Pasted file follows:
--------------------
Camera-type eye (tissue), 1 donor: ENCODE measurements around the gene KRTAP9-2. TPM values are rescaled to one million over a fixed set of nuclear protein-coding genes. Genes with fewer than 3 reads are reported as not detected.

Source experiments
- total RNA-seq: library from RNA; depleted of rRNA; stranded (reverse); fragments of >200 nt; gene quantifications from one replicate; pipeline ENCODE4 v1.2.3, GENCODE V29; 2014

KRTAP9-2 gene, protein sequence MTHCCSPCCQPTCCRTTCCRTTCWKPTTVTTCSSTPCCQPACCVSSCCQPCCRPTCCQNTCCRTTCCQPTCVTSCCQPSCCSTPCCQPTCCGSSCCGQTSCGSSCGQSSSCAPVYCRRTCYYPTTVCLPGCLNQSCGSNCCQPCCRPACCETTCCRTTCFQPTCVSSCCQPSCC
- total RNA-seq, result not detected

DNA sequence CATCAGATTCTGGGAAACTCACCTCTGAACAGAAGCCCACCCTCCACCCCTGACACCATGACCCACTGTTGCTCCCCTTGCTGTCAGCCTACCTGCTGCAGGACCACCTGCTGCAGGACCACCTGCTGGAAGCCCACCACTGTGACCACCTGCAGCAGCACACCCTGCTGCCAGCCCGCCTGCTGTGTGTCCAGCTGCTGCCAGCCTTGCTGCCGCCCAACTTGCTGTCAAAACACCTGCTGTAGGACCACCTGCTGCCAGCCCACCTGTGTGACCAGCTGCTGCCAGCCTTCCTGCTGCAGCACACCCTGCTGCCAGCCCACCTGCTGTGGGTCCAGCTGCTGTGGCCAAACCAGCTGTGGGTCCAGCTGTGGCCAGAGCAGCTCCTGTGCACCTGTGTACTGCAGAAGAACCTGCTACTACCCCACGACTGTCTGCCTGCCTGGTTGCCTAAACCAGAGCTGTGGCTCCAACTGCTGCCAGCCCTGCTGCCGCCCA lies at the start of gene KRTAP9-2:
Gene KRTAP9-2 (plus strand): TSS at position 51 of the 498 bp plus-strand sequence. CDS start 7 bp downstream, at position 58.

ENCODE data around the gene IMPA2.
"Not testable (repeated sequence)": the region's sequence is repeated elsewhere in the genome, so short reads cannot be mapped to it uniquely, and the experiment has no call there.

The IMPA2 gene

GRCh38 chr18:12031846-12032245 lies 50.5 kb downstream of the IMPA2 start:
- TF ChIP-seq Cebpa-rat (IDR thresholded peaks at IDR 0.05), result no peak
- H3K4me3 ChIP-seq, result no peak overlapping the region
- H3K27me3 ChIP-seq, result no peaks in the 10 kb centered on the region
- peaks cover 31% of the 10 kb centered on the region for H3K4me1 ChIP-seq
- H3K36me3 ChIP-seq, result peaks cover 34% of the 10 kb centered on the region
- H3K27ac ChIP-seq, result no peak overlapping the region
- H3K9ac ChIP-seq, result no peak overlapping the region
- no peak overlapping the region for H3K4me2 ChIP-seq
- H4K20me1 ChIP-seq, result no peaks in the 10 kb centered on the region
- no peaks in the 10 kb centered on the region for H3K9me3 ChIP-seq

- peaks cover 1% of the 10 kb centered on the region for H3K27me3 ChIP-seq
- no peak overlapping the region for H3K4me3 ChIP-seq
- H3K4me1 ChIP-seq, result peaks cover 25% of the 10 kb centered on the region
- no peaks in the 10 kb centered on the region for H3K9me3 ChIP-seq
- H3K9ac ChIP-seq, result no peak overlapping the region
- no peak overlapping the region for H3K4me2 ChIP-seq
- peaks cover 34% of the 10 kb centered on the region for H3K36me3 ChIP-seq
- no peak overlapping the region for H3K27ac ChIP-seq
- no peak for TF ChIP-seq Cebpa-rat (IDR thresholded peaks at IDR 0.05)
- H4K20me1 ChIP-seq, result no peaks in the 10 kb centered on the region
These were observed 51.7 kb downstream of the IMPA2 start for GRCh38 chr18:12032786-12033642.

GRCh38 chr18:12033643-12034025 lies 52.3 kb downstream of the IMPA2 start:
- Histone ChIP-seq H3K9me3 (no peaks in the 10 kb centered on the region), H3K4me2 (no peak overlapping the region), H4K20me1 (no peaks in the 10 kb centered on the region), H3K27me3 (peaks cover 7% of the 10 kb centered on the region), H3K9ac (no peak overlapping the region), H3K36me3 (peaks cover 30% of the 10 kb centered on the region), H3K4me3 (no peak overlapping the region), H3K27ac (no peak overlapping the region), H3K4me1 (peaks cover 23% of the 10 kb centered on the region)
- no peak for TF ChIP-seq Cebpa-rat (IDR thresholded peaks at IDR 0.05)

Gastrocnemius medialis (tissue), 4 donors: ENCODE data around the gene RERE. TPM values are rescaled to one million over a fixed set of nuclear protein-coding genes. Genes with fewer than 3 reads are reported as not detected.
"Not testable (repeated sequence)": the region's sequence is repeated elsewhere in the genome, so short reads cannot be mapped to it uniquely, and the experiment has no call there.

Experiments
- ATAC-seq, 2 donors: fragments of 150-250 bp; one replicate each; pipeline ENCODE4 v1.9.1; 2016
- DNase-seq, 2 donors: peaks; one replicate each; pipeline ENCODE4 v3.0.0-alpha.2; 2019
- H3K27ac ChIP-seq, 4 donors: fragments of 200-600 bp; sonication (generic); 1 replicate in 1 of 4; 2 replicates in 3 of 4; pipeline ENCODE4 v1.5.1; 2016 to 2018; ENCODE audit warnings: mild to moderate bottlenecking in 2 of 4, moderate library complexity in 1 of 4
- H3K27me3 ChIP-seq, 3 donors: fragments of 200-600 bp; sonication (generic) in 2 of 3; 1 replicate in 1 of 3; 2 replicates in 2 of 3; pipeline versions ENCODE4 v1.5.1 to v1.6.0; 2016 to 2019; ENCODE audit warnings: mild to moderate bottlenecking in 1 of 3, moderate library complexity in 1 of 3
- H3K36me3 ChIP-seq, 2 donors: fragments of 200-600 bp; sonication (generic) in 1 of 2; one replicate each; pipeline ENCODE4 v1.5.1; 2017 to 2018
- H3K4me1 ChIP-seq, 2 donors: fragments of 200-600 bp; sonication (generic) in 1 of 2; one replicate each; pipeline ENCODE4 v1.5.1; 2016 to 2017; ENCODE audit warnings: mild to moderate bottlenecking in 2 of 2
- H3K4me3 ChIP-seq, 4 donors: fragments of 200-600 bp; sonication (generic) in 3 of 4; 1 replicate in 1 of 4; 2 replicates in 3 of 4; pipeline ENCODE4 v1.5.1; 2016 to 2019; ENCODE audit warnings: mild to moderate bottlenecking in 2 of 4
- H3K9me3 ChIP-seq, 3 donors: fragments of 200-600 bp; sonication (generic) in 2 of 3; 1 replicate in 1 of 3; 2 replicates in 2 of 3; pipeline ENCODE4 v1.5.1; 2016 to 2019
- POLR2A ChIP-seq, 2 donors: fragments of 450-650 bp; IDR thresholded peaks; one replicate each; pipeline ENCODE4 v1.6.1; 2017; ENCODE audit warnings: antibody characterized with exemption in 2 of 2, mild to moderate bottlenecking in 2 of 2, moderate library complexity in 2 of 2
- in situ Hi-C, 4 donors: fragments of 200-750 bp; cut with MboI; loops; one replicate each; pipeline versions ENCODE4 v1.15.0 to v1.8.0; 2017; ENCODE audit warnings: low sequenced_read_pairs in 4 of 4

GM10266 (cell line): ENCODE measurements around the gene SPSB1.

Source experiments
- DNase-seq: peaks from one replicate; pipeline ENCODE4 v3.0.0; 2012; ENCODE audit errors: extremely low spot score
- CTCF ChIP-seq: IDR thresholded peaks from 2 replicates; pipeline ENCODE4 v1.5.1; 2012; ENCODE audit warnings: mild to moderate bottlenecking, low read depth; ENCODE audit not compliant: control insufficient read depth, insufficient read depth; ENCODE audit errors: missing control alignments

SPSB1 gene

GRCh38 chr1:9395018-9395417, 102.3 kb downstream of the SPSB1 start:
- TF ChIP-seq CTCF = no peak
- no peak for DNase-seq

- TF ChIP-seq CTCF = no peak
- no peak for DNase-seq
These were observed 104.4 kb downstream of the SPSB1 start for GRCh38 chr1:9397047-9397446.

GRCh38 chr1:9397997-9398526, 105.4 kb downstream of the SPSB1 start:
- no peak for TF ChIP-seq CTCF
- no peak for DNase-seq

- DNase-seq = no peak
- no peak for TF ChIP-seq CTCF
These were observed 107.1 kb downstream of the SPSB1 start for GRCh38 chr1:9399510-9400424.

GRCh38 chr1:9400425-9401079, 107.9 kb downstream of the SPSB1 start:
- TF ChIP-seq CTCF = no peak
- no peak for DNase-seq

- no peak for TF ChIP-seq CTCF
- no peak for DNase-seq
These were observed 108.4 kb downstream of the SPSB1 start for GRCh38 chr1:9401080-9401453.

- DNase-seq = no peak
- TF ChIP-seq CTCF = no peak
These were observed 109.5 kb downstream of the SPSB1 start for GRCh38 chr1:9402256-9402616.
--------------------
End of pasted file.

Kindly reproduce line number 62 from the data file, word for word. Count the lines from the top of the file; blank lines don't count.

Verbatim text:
- no peak for DNase-seq